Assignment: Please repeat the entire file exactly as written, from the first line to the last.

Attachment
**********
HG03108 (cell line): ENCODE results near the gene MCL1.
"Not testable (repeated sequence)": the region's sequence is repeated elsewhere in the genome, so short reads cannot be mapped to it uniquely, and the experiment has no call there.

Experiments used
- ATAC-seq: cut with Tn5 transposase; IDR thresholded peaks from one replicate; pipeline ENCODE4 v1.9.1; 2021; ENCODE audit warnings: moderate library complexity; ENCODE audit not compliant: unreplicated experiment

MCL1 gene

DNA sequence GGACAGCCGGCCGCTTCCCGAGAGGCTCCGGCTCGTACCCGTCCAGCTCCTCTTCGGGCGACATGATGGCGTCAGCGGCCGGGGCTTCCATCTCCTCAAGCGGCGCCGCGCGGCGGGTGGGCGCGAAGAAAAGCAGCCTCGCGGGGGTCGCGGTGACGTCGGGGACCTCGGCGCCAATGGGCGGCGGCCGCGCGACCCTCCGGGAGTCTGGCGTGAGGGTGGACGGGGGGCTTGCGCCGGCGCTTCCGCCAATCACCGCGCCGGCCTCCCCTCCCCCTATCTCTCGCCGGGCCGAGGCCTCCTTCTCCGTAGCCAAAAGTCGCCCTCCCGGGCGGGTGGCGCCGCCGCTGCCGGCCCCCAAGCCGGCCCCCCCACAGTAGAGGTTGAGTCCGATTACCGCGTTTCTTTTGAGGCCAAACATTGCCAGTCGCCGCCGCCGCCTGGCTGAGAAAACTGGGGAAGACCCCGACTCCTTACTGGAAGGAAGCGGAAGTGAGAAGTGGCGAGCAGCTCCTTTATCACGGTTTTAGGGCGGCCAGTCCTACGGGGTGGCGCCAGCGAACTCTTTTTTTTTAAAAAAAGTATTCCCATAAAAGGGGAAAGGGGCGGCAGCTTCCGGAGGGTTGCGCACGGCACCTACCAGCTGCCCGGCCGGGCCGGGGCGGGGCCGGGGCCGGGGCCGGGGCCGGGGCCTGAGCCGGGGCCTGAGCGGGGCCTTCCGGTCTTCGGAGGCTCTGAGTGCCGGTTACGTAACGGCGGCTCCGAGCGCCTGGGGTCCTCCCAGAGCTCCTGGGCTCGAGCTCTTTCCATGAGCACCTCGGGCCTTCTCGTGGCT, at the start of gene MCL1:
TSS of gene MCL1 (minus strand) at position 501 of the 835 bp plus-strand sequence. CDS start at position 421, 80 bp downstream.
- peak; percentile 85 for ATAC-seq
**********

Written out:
HG03108 (cell line): ENCODE results near the gene MCL1.
"Not testable (repeated sequence)": the region's sequence is repeated elsewhere in the genome, so short reads cannot be mapped to it uniquely, and the experiment has no call there.

Experiments used
- ATAC-seq: cut with Tn5 transposase; IDR thresholded peaks from one replicate; pipeline ENCODE4 v1.9.1; 2021; ENCODE audit warnings: moderate library complexity; ENCODE audit not compliant: unreplicated experiment

MCL1 gene

DNA sequence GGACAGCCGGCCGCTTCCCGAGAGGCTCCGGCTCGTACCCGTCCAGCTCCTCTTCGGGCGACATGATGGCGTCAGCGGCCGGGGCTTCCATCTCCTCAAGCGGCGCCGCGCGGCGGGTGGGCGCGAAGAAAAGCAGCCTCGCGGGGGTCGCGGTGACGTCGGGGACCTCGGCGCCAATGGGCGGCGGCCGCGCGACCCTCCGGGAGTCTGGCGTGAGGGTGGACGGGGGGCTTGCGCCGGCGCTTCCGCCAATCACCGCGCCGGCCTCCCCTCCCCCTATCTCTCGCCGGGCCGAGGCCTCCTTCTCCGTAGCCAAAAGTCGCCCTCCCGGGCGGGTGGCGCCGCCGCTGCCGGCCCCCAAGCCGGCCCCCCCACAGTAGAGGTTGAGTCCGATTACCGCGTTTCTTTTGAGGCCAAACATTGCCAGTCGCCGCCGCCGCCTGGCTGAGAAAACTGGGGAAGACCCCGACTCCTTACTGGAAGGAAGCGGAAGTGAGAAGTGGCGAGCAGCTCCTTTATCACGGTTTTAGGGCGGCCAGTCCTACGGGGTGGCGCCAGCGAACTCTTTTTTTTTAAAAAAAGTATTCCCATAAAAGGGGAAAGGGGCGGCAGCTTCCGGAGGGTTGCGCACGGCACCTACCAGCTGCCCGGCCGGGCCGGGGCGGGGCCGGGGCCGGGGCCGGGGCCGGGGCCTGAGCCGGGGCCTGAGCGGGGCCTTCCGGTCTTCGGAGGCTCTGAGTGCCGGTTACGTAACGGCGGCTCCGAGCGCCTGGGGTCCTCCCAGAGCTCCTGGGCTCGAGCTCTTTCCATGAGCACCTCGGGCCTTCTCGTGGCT, at the start of gene MCL1:
TSS of gene MCL1 (minus strand) at position 501 of the 835 bp plus-strand sequence. CDS start at position 421, 80 bp downstream.
- peak; percentile 85 for ATAC-seq